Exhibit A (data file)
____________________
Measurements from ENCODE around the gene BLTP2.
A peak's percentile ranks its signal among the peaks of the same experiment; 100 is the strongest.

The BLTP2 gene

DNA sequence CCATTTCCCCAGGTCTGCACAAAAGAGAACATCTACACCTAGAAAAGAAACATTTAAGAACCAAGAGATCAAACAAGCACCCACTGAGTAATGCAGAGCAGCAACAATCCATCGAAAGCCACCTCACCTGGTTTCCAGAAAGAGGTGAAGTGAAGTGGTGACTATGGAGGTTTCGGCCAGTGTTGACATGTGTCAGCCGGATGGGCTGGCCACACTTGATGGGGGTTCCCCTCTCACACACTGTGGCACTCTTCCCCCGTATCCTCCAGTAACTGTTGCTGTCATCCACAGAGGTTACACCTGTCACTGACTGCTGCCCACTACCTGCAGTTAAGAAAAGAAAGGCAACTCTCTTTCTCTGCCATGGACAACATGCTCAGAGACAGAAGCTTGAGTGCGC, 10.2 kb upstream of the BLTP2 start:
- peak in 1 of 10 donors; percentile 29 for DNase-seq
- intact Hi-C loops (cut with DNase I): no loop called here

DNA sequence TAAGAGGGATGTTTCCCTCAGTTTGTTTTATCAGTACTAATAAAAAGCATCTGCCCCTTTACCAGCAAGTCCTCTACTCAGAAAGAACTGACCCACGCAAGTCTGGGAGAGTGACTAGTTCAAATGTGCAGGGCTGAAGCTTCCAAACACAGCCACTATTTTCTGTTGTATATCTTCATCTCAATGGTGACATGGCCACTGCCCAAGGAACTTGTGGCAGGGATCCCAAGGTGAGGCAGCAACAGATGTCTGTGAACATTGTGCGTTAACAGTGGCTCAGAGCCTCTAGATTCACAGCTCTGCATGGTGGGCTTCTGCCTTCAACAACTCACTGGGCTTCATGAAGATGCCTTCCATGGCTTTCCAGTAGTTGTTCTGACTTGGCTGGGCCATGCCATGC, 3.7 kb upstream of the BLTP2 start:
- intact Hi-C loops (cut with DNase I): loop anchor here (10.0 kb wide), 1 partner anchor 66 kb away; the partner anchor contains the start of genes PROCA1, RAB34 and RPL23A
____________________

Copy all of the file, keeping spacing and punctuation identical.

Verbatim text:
Measurements from ENCODE around the gene BLTP2.
A peak's percentile ranks its signal among the peaks of the same experiment; 100 is the strongest.

The BLTP2 gene

DNA sequence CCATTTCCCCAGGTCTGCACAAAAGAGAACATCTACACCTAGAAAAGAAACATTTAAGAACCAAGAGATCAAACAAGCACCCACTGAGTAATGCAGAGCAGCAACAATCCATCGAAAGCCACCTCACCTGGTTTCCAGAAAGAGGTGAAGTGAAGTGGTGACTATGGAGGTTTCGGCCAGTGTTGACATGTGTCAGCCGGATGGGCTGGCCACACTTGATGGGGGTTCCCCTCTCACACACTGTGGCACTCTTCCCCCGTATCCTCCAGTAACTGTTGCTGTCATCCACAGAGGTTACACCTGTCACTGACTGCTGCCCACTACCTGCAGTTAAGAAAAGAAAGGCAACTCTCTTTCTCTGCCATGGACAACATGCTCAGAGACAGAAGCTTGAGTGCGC, 10.2 kb upstream of the BLTP2 start:
- peak in 1 of 10 donors; percentile 29 for DNase-seq
- intact Hi-C loops (cut with DNase I): no loop called here

DNA sequence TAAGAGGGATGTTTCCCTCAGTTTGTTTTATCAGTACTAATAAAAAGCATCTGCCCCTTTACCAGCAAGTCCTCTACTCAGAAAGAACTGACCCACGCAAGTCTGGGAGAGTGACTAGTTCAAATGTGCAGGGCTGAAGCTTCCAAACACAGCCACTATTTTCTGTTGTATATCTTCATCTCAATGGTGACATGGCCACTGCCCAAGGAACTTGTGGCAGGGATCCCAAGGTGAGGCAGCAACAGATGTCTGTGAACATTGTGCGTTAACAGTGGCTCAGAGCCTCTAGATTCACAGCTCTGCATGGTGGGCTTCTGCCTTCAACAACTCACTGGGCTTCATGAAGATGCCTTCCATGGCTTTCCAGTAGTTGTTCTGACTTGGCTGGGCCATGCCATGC, 3.7 kb upstream of the BLTP2 start:
- intact Hi-C loops (cut with DNase I): loop anchor here (10.0 kb wide), 1 partner anchor 66 kb away; the partner anchor contains the start of genes PROCA1, RAB34 and RPL23A